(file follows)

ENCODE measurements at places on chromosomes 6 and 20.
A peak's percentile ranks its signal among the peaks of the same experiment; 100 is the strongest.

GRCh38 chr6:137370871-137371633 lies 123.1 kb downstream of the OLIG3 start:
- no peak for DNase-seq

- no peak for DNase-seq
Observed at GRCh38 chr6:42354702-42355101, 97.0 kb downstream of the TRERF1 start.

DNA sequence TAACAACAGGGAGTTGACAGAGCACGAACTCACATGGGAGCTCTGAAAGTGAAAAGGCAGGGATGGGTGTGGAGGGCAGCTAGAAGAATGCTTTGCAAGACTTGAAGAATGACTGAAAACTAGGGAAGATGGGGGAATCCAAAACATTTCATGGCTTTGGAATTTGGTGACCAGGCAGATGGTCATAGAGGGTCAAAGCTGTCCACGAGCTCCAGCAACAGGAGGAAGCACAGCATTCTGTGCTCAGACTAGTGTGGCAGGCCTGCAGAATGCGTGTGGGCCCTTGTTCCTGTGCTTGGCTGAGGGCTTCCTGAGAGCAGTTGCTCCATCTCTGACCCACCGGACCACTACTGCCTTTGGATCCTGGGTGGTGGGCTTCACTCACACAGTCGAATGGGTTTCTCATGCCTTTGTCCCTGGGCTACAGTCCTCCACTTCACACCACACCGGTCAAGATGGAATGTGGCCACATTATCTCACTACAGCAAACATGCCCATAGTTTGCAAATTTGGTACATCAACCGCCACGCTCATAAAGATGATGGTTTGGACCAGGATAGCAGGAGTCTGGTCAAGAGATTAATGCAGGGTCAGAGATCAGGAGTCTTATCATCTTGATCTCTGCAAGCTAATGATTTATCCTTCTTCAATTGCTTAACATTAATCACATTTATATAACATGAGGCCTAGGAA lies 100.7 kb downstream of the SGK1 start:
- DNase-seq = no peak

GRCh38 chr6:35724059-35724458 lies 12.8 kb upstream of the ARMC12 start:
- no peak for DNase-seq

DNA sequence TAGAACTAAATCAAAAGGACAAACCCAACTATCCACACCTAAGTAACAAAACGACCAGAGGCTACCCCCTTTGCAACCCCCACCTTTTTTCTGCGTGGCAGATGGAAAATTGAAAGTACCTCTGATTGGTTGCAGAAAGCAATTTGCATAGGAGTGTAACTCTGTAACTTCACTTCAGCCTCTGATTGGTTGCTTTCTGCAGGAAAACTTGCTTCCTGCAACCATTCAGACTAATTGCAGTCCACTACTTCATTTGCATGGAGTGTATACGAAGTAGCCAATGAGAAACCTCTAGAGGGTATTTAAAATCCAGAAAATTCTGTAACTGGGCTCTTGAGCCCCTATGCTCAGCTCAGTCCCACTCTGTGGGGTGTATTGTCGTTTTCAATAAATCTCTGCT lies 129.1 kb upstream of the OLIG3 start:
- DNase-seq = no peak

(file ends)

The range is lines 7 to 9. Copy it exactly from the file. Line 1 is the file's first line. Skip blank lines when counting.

DNA sequence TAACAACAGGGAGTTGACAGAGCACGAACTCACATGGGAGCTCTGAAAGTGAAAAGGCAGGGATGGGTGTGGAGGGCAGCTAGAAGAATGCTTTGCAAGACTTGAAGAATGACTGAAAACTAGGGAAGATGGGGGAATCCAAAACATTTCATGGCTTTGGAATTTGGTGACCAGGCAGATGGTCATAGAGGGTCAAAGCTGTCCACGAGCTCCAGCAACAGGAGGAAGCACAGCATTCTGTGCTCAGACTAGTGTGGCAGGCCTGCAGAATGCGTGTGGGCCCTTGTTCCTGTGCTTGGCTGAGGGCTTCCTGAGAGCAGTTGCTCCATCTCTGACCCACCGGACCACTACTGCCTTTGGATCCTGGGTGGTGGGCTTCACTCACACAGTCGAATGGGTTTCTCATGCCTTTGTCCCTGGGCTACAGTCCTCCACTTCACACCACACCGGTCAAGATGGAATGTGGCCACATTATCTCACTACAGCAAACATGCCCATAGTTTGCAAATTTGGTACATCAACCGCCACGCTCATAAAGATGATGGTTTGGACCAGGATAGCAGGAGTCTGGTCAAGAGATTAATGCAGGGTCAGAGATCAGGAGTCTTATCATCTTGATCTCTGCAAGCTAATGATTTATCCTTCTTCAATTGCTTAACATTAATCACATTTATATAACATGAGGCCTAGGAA lies 100.7 kb downstream of the SGK1 start:
- DNase-seq = no peak

GRCh38 chr6:35724059-35724458 lies 12.8 kb upstream of the ARMC12 start: